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Article Published: 30 Apr 2024

Why I’m Optimistic About the Year Ahead

I have reason to be optimistic about the year ahead, but I also want to be realistic about the challenges that continue for companies and artists alike.

Ticket sales are building back, and many of our smaller and mid-sized companies actually have surpassed ticket sales levels from before the onset of the pandemic. In a set of recent Zoom calls with general directors, almost everyone described themselves as “optimistic.” Early subscription renewals and new acquisitions are both encouraging.

Let’s remember that full houses are a source of strength, not only because they help the bottom line, but because they generate excitement for artists, audiences, and donors who are gratified to observe public enthusiasm for the art form. Some companies are taking this into account with special promotional programs that prioritize attendance levels over ticket income. Bringing people into the opera house now — repeatedly, not just once — is a key to future success.

But ticket revenue is only a small share of overall income. As you can see in our recently published Annual Field Report, there is no avoiding the fact that contributed revenue is and will continue to be the largest source of income for all our companies (see chart below). In this essential area, our member companies are not as optimistic as they are about ticket sales. Contributions have been generally flat over the last several years.

Revenue Breakdown for Opera Companies in FY2022

This is not an indictment of development staff or of opera, but the arts in general are not at the top of philanthropic priorities for many people. Very worthy social and political issues are covered regularly on the front pages of newspapers, as they should be. But when was the last time a positive arts story made it to the front page of your newspaper? Can you get a feature article before opening night? Media coverage helps generate ticket sales, and it also helps make the case for philanthropic support.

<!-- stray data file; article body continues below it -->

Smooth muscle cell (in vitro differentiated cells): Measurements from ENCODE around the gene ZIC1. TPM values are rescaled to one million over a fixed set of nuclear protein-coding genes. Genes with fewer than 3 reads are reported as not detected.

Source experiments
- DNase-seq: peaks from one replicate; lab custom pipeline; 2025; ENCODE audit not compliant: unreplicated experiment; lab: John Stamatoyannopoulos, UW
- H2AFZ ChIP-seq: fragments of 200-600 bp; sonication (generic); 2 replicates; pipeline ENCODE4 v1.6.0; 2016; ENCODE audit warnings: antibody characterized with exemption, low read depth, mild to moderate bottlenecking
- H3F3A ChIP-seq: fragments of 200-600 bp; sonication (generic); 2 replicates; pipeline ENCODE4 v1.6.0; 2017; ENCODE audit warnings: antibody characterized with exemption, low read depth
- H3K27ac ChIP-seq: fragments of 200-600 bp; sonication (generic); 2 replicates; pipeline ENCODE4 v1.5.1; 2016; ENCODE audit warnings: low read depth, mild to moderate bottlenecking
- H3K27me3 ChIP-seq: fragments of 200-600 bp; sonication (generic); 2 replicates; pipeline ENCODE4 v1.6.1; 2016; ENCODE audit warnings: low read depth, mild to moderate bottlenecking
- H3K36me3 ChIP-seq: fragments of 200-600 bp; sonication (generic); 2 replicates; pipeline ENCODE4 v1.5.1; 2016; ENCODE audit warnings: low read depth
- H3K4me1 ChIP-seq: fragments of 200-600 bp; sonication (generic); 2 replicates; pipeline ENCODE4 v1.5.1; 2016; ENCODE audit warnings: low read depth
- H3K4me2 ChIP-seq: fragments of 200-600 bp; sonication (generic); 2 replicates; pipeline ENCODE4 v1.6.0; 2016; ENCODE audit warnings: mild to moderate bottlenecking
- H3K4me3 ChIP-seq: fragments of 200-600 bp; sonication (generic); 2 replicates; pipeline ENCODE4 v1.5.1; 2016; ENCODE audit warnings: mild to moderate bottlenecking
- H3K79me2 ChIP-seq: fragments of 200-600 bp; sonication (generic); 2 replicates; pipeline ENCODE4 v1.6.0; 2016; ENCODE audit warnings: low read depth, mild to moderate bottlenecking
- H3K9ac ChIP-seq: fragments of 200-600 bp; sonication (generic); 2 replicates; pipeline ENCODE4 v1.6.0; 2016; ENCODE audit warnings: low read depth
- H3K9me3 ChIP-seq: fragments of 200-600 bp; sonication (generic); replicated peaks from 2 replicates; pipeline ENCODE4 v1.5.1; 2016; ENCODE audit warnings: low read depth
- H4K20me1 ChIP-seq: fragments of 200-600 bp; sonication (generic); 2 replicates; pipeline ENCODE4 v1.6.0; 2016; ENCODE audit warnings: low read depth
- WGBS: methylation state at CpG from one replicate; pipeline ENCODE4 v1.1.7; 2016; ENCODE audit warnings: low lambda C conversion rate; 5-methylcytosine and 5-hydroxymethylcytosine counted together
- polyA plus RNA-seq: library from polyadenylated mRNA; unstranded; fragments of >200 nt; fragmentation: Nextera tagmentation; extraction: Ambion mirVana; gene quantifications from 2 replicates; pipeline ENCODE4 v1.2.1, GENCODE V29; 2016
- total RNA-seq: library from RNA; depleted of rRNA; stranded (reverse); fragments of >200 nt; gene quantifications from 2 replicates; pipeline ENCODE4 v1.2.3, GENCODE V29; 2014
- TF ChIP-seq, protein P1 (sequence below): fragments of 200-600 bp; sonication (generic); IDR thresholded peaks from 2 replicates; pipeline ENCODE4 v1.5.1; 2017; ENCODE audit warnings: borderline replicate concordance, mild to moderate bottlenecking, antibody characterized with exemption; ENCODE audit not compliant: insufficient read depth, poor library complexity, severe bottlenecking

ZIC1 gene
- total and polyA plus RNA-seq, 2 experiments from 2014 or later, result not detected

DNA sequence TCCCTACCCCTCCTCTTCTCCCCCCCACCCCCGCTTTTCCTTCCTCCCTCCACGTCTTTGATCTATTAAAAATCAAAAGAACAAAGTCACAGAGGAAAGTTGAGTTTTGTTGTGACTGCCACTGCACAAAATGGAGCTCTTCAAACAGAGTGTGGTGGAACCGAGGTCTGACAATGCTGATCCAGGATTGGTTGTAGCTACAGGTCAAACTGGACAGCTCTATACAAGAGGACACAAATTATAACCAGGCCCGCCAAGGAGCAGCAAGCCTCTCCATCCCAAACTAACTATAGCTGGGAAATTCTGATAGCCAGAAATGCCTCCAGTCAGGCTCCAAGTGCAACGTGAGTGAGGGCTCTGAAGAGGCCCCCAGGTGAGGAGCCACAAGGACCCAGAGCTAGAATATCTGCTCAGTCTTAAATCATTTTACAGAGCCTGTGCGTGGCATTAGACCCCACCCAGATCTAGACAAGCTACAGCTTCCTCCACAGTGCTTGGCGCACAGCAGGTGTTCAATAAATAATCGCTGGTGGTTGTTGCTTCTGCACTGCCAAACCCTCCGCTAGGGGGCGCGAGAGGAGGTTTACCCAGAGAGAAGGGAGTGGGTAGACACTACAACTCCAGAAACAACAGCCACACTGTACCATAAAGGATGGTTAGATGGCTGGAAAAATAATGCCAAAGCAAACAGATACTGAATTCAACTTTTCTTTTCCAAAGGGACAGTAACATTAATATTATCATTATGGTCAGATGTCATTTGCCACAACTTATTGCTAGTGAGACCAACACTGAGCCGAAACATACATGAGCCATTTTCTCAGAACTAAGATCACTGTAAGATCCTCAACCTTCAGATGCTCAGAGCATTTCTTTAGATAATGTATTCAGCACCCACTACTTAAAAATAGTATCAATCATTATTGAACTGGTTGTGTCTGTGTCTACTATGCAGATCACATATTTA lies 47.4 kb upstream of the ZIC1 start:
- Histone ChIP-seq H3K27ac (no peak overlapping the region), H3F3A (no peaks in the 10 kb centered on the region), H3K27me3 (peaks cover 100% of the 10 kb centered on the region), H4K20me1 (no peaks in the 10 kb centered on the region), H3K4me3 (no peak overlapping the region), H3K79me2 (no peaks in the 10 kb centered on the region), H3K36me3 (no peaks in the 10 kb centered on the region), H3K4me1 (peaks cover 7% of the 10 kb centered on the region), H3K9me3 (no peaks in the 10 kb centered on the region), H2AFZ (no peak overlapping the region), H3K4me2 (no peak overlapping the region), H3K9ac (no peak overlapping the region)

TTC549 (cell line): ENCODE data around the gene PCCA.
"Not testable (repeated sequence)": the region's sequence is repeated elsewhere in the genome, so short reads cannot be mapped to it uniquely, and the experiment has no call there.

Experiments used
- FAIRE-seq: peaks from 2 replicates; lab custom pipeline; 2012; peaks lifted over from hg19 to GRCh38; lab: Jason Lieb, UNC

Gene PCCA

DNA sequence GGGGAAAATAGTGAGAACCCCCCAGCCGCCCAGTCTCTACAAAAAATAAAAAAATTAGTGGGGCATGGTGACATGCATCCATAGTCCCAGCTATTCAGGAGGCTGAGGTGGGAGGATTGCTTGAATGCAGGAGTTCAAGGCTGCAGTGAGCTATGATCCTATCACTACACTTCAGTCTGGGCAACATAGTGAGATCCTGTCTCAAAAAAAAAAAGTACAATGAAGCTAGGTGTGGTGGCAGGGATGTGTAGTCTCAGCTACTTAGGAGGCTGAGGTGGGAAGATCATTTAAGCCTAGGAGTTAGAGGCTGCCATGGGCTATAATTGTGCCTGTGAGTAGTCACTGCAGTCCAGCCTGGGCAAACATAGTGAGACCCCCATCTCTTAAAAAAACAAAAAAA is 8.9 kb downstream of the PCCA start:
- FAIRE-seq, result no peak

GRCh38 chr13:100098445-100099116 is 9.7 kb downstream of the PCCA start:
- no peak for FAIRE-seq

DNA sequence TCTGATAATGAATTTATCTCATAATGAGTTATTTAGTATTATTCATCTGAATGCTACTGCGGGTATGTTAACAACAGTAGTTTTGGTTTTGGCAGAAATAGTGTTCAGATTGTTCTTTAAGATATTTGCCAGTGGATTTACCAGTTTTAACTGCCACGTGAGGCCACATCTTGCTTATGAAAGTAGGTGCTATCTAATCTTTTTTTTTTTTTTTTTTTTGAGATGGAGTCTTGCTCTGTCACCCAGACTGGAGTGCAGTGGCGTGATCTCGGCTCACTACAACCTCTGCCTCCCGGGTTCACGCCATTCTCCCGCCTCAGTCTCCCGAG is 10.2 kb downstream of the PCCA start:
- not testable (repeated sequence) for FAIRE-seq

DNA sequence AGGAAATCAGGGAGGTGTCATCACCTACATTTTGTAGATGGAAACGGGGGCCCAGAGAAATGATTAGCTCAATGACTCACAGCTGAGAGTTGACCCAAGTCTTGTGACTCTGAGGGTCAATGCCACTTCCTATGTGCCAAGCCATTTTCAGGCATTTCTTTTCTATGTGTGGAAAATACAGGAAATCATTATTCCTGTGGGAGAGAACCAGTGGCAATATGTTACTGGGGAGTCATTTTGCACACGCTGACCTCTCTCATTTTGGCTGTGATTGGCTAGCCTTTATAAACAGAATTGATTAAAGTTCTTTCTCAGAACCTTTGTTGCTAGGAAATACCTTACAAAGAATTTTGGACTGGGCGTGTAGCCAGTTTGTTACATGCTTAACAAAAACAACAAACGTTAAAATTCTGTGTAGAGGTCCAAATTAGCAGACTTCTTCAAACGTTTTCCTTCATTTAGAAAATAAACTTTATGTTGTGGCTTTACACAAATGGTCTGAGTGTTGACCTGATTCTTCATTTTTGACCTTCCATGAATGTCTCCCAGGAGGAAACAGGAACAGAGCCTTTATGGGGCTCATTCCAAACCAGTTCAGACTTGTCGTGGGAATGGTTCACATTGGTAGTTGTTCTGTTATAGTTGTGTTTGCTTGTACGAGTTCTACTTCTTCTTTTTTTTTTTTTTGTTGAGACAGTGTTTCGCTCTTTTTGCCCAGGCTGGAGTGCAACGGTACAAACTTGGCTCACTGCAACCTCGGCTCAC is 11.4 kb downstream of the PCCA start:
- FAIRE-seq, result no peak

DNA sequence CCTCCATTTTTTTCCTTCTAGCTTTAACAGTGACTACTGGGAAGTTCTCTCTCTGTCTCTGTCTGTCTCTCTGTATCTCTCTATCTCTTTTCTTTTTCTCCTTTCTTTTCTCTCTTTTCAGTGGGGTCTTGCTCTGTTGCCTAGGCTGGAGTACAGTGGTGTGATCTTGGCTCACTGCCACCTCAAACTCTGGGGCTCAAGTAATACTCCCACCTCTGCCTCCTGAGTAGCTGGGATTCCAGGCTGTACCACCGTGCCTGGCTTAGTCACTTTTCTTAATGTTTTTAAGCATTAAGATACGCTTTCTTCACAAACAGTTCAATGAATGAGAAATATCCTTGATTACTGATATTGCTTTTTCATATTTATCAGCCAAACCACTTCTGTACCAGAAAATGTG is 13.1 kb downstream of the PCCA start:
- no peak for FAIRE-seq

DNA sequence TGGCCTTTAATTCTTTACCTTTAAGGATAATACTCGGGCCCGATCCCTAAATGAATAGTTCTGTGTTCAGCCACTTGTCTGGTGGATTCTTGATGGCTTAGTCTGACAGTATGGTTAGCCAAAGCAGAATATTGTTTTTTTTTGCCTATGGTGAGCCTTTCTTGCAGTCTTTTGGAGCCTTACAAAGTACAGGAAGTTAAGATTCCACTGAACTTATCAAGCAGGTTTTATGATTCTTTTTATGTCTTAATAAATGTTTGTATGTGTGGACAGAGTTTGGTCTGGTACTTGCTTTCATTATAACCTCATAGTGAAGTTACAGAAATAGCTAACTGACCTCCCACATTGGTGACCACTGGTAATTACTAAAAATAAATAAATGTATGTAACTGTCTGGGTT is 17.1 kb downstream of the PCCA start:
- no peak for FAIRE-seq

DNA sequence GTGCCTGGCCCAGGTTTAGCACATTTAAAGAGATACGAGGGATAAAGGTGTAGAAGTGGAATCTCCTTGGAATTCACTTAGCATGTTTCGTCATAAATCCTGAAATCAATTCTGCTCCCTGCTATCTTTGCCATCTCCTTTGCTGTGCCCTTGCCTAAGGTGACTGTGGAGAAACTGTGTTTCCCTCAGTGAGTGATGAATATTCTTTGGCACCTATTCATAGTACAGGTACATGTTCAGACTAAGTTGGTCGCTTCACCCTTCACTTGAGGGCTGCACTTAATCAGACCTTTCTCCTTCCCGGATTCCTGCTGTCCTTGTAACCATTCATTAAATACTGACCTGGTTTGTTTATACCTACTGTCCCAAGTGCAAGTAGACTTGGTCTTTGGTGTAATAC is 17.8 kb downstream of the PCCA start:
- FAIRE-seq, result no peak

Another challenge for our members is inflation. The cost of producing opera increased tremendously over the last five years, and although inflation is moderating, costs will not decline. Increases are particularly high in the areas of set and costume construction, shipping, and staff salaries and benefits.

North Carolina Opera’s The Barber of Seville (credit: Eric Waters)

What are companies doing to balance budgets now that federal pandemic support is over? Many of them are producing fewer operas and reducing the number of performances to contain costs and achieve the highest possible level of efficiency. Over the 25 years from 1999 and 2024, the number of productions at OPERA America’s seven largest opera companies declined by nearly one-third.

That’s disappointing for opera lovers, of course, but I invite you to see the data through the lens of artists. One-third fewer productions means fewer performance fees for singers, fewer contracts for directors and designers, and fewer commissions for composers and librettists. It has an impact, too, on related businesses, like artist managers and scene shops.

Some very talented artists have gone on to jobs in other sectors because of these diminished opportunities. The most determined and entrepreneurial artists are developing career portfolios in which they juggle different kinds of creative opportunities as performers, producers, and teachers. But making a good living, paying off student loans, having a family, and owning a home are more difficult for artists today than they have been in recent memory.

Nikola Printz in Balls at Opera Parallèle (credit: Jack Brown)

Despite these defining issues, we continue to create compelling art. I’m optimistic about the sustained and successful effort to make opera a truly American art form. Over the past five years, the balance of new American work to inherited European repertoire has shifted from 30–70 to nearly 50–50. This shift has attracted global admiration and legions of first-time attenders. How we curate a blend between our inheritance and our creative future is among the most important decision points for company staff and trustees.

Adapted from OPERA America’s Report from the Field, which aired on April 24, 2024.

This article was published in the Spring/Summer 2024 issue of Across the Board, a publication of OPERA America for opera company trustees.